The Munich Philharmonic is better known for its Bruckner than its Mahler - Sergiu Celibidache and Günter Wand, the two conductors that shaped the recent history of the Munich Philharmonic most, rarely, if ever, touched the neurotic, restless music of Mahler and preferred the structure and spiritual conservatism of Bruckner. The current head of the "MPHIL", Christian Thielemann, too, is in the Bruckner-Strauss-Wagner camp that leaves Mahler more or less by the wayside.
M9 - Levine, MPHIL
M9 - Tilson Thomas, San Francisco
M9 - Maderna, BBC SO
M9 - Sinopoli, Philharmonia
M9 - Gielen, SWR SO
Composer/Conductor Peter Ruzicka (*1948), artistic director of the Salzburg Festival between 2001 and 2006, programmed the Ninth with the MPHIL alongside his own "Memorial", a "Requiem without words for Giuseppe Sinopoli", his friend who died mid-Aida on April 20th, 2001. "Memorial" with its musical reference of G, E-flat, E, E, E-flat (G-s-e-e.S. in the German notation) has a whiff of amplified Ligeti, produces a wincing of strings, not unlike a breaking train coming to an arduous halt. Pools of rest erupt in moments of explosive frenzy of percussion and brass that come as quickly as they recede. Its aggressive, frantic tail of a conclusion marks the apex of "Memorial" before an irregular, strained, and finally dying heartbeat faints and fades away gently with the work. One need not have known that Sinopoli suffered a heart attack during that fatal Aida to discern the meaning of this very literal tribute. "Memorial" is an amorphous, atmospheric work that, with some imagination and good-will, could be considered ethereally beautiful... but not likely ever to arouse much more than polite applause from an audience expecting Mahler.
As it were, Ruzicka's Mahler was not much easier to comprehend. The music still had all its power to fascinate and delight, but it did so with three quarters confusion and one quarter pleasing. The opening was extremely calm and 'put down', perhaps even stilted. It was, not unusual for conductors that are also (modernist) composers (consider the fine recording of Bruno Maderna [BBC Legends], but also of Gielen [Hänssler] and Sinopoli [DG]), a performance that highlighted and separated individual voices. But the sum of the individual parts did not again make for a cohesive whole. Disorientation set in, which may be a fine experience if it forces you to pay attention to otherwise over-heard elements... but it doesn't do the symphony any favors in the long run. Odd tempo changes and abrupt ritardandi, strange balances in which the strings had to fight against the rest of the orchestra gave the second movement its momentum and an alienating character. For the second movement, its modern sounds and its sense of chaos, that was not devoid of appeal. An excellently playing battery of trombones and ever so beautiful bassoon contributions added where the consistently sub-par horn section detracted.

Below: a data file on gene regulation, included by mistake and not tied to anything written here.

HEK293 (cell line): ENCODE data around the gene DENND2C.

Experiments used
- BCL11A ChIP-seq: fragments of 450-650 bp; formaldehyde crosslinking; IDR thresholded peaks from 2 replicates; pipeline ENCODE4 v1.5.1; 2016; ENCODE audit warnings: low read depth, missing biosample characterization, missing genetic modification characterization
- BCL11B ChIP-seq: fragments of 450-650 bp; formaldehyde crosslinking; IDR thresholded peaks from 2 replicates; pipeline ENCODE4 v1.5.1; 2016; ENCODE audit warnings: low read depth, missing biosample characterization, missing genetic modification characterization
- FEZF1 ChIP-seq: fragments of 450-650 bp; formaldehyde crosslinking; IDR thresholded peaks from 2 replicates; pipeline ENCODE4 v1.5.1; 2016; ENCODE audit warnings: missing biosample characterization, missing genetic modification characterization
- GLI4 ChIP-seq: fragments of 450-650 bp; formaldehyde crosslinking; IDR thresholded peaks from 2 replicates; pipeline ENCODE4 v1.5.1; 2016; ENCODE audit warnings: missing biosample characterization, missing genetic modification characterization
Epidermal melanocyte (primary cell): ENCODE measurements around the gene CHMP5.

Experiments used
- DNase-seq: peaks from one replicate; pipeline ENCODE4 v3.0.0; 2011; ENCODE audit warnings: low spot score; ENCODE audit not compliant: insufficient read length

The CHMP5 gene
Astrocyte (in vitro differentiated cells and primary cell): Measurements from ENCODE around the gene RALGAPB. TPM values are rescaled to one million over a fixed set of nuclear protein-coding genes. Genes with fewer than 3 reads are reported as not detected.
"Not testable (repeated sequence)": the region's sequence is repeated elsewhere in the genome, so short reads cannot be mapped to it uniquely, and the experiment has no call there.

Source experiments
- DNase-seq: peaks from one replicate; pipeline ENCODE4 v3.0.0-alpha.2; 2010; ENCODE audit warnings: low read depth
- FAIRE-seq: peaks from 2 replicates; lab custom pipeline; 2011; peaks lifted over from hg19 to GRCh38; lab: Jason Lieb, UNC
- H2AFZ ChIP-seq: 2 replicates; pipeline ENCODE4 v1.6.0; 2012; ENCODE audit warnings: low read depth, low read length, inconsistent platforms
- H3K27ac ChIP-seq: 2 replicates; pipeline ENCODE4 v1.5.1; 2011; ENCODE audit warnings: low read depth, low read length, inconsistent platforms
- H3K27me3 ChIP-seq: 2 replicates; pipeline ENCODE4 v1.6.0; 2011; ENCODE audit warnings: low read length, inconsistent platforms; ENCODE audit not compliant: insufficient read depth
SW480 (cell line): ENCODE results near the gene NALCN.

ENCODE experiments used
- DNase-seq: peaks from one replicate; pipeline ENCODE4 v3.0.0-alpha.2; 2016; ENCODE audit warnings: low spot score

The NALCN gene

The third movement sounded downright cacophonic, brought vigor bordering shrillness, was short-breathed and restless, naturally hectic which resulted in it feeling hastened when it was likely taken slower than is usual. The fourth movement was played well enough and offered a harmonic whole that had, for better or worse, been absent before. Confident and never very tender, it cruised nearly to the end where, alas, the overarching line did not continue through the drop in energy in which the symphony exhausts itself. Fortunately even a few plodding bars cannot take away too much of the impression this movement has, at least on these ears.